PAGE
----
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The Alexander Girard collection at the Museum of International Folk Art in Santa Fe is not filled with glittery gems or shiny gold pieces that once belonged to royalty. No, this is a different type of collection.
The collection includes 52 shadow boxes displaying amulets and ex-votos gathered from 22 countries. These pieces can be made out of anything from silver and other precious metals to tin. Additionally, these religious items did not belong to the fabulously wealthy or powerful, but were used by everyday people, said Doris Francis, a research associate at the Museum of International Folk Art.
These are “things you and I might use,” she said.
According to a Mesa Public Library press release, amulets are objects of supranormal potency that safeguard the wearer during critical periods of life. Additionally, ex-votos are small metal objects often in the shape of human figures or parts of the body and are given to supernatural beings in thanks for favors that have been awarded.
Therefore, the collection is a “document of the lives and religious beliefs that are not always preserved,” Francis said.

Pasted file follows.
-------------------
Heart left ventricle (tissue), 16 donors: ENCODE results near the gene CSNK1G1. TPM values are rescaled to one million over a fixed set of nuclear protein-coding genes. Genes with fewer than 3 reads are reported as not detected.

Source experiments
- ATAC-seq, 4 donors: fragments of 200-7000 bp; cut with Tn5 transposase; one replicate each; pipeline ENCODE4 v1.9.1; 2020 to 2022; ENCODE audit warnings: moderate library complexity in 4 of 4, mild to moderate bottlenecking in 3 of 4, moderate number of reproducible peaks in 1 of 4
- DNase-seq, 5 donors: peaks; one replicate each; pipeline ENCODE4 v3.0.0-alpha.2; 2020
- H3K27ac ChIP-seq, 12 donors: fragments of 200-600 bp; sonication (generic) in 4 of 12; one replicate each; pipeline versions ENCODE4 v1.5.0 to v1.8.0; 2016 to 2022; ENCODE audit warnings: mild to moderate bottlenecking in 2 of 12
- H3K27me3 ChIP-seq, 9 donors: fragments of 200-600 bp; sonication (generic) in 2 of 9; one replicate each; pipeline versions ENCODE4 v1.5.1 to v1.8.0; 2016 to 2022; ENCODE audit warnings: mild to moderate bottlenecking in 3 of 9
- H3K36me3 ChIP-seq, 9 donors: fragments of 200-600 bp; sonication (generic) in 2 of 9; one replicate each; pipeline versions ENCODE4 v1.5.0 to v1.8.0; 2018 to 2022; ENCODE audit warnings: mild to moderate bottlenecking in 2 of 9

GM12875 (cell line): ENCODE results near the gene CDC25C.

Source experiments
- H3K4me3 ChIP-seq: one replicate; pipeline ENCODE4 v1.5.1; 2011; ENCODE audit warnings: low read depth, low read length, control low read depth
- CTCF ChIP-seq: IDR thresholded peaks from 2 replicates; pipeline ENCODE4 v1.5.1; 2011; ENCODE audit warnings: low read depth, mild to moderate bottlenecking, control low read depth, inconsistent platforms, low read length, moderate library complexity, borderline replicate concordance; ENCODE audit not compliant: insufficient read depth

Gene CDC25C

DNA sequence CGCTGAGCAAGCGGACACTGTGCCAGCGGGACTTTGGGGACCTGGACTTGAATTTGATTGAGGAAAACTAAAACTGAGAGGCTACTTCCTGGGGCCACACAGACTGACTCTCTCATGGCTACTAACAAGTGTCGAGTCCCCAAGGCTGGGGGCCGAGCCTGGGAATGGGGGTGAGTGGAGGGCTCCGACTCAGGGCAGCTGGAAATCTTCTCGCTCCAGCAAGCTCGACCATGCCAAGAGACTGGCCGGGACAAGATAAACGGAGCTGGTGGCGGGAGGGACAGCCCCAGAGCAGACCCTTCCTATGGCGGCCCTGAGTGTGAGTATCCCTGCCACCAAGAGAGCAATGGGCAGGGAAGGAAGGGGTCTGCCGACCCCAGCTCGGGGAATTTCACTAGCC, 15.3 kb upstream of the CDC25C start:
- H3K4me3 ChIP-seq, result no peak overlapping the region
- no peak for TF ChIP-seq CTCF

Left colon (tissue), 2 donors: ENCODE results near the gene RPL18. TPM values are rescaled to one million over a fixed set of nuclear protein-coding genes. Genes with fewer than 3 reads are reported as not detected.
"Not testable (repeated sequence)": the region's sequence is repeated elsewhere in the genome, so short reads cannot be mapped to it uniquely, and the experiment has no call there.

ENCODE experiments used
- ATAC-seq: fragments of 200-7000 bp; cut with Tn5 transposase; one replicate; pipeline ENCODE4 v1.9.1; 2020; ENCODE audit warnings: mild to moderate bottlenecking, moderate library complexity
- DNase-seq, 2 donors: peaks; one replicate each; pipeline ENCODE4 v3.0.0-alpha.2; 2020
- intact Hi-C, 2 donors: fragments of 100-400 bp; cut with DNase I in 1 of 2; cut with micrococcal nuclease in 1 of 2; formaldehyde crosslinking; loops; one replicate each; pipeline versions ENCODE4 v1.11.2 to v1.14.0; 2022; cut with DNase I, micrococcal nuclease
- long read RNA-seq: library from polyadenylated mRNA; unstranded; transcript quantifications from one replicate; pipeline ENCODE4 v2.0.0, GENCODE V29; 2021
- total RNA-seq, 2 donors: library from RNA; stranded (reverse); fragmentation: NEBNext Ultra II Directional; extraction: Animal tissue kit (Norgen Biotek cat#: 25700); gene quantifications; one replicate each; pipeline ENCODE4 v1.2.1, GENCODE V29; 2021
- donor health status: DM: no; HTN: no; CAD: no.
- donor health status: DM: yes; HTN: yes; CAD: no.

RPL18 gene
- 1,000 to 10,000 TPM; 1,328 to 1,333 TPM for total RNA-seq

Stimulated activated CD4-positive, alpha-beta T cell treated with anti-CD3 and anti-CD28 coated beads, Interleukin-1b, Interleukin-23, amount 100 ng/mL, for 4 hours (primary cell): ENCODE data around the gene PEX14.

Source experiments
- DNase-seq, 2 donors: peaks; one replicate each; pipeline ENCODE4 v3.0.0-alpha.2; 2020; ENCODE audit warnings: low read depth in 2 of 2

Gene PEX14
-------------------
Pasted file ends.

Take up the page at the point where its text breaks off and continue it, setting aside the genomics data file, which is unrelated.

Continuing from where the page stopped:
Girard’s collection isn’t the only thing that is significant. Francis said Girard himself is important in his own right. He was a pivotal designer, colorist and folk art collector.
He designed everything from textiles to museum exhibits, as well as served as an avid collector.
In fact, Francis said Girard gave more than 106,000 items to the Museum of International Folk Art.
“It’s a very rich collection,” she said, “because there are so many examples.”
She explained Girard “saw strength in multiples” and his collection reflects that belief.
Francis will share Girard’s extensive collection as well as his life to Los Alamos during the upcoming free Authors Speak lecture at 7 p.m. Thursday at Mesa Public Library.
Francis’ talk will cover the research for the book, “Faith and Transformation: Votive Offerings and Amulets from the Alexander Girard Collection,” which she edited.
Slides of the collection will be shown but if people want a first-hand experience with the collection, Francis invites the community to meet her at 2 p.m. Dec. 21 at the museum for a guided tour through the Girard exhibit and the famous Girard Wing.
Francis has worked as a research associate at the museum for six years. An anthropologist, Francis has her Ph.D. and before moving to Santa Fe, she lived in England to study horticulture at the Royal Botanic Garden. Francis combined this training to study London cemeteries and how people from different religious faiths use gardening and grave tending as rituals of memory.
Through her upcoming presentation at the library, Francis said she hopes to “help people discover more about Alexander Girard and his increasing importance as a colorist, designer and folk art collector.”